Anyhow, the first sets were done by hand coating this multilayer and then they were machine coated. This is the machine coating. It is one of the very very few things I've found from my years at Kodak.

    I thought you might be interested.

    BTW, Kodak had a dye bleach material ready to introduce as a product. I've mentioned this before. It was called Azochrome, and the introduction date was Dec. 8, 1941. The introduction was cancelled, and for some reason Kodak never went back to it.

    PE
     

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  19. Roscoe

    Roscoe Member

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    Dan,
    Freestyle may not have it in stock, but they did special order it for me. They're having it drop shipped from Ilford Oji USA, in MA.
     
  20. tim_walls

    tim_walls Member

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    It's a shame that they're unlikely to return to it in this day and age! I don't know why, but I have a real premonition of doom surrounding Ilfochrome :sad:
     
  21. Photo Engineer

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    Cheer up. Dye bleach color print materials are likely the only color print materials we can hand coat. The dyes are commercial products and the emulsions are straightforward.

    The hardest part is making the coating.

    PE
     
  22. tim_walls

    tim_walls Member

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    Oh, well in that case you have cheered me up :smile: . I'm afraid DIY emulsion making and coating are all in the realm of magic to me so I've no idea what is and is not feasible - my A-Level Chemistry was a long time ago...

    ...which isn't to say I wouldn't love to try. Will your book have a section on dye bleach materials? :D
     
  23. Photo Engineer

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    I hope to include dye bleach, yes....

    PE
     
  24. dslater

    dslater Member

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    Thanks for the info - about how long ago was that? I actually called them about Ilfochrome 2-3 weeks ago and was told they were definitely getting it in and to keep checking back. The customer service rep didn't mention anything about a special order. Is this something I'd have to pro-actively request? Did they have a minimum order?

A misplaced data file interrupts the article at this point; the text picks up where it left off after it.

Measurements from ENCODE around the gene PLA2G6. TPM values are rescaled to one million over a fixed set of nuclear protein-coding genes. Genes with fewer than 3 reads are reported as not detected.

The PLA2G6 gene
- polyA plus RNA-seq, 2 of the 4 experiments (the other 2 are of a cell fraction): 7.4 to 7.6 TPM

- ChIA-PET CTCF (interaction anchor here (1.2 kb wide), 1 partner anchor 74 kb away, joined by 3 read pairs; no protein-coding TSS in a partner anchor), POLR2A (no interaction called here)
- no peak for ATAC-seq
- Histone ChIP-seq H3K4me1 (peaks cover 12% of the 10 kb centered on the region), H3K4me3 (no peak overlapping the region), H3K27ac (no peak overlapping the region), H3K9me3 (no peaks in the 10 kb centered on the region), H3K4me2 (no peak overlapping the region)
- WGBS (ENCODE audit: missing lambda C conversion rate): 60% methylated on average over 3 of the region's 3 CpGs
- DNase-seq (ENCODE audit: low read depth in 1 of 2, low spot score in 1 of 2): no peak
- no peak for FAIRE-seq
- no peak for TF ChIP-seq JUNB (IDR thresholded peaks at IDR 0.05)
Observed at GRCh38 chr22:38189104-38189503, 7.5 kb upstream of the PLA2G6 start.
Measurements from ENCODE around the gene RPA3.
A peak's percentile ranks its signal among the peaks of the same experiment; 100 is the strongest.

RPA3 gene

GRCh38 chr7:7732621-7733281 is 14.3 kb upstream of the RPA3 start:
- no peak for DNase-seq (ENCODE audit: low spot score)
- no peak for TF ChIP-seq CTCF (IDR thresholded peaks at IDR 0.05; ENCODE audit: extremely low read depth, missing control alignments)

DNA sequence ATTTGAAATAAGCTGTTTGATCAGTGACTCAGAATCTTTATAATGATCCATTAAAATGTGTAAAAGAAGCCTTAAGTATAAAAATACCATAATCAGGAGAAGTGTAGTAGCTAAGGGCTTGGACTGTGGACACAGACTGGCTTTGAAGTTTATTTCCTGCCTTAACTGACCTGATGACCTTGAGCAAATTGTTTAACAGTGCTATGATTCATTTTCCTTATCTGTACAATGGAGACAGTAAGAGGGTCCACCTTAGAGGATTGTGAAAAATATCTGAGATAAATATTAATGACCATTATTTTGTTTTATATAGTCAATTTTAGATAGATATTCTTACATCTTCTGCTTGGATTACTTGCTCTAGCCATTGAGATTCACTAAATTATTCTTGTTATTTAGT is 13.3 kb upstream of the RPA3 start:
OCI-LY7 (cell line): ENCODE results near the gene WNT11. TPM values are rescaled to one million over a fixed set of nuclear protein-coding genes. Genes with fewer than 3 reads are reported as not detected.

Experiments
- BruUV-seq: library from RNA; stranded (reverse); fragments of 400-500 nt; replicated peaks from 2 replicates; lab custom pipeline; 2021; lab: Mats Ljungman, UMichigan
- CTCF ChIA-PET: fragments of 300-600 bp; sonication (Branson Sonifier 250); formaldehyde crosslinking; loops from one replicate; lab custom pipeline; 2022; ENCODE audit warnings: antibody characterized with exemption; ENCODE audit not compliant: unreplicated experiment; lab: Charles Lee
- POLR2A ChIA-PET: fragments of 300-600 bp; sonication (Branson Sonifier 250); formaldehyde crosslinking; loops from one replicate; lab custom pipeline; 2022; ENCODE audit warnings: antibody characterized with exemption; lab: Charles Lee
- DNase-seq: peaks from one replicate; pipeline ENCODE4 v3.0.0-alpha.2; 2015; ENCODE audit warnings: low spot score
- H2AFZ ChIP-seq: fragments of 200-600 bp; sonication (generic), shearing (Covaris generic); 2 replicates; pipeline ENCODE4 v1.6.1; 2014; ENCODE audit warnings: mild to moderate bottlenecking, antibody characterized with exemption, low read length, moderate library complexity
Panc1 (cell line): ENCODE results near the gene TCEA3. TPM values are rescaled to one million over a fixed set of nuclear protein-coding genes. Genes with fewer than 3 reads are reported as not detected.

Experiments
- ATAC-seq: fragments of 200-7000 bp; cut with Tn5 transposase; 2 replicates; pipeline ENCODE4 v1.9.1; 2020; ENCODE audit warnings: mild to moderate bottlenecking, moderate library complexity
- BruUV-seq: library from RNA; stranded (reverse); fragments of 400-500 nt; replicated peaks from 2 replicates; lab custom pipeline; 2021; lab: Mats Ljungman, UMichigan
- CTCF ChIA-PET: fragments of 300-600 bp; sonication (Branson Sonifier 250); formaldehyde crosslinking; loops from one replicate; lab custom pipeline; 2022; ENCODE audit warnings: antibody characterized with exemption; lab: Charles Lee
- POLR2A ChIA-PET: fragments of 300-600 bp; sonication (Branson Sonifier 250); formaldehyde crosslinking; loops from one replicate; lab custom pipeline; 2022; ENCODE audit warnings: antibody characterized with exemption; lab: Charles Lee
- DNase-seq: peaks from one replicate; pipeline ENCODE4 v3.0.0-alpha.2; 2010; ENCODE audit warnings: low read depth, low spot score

Dan
     
  25. Roscoe

    Roscoe Member

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    There didn't seem to be a minimum, but IDK. I requested that they stock it and they asked what I was interested in, perhaps they could order.
     
  26. zenfoto

    zenfoto Subscriber

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    The new P30 kits seem to have the magic back

    I've been printing Ilfochrome now for about 18 months. Have been using the P3.5 kits all along and was frustrated by what I thought was lesser saturation and contrast balance than what I was familiar with (Christopher Burkett, Michael Fatali etc...).

    I buy through Keeble & Shuchat here in the San Francisco Bay area. I had two kits of chemistry go bad (part B on both Developer and Bleach) significantly before their expiration dates. I went in and talked to the Rep at Keeble about 3 months ago and he looked into it. Ilford was reformulating and coming out with these new 2L and 20L kits. If you haven't seen them the 2L kits now come in 3 heavy duty plastic canisters with developer and bleach pre-mixed so you only have to add water. The 20L kits contains all parts in seperately purchasable bottles so you can mix and match to your needs avoiding waste. I've yet to get the 20L kit but was able to pick up a couple of the 2L kits just a couple weeks ago.

    My first prints were wildly out of whack (too light). After much testing I found a reduction of about 2 stops seemed to be a close equivalent. BUT, the prints are now much more saturated and contrast balanced. They hold light so much better on display which was a huge frustration of mine.

    I'm still experimenting but, based on this thread, it seems the old Ilfochrome characteristics are back. And, I can't be happier since I've been sweating a $3500 purchase of paper I made in the Spring.

    Hope to hear correlative evidence from some of you out there.

    Cheers,
    Douglas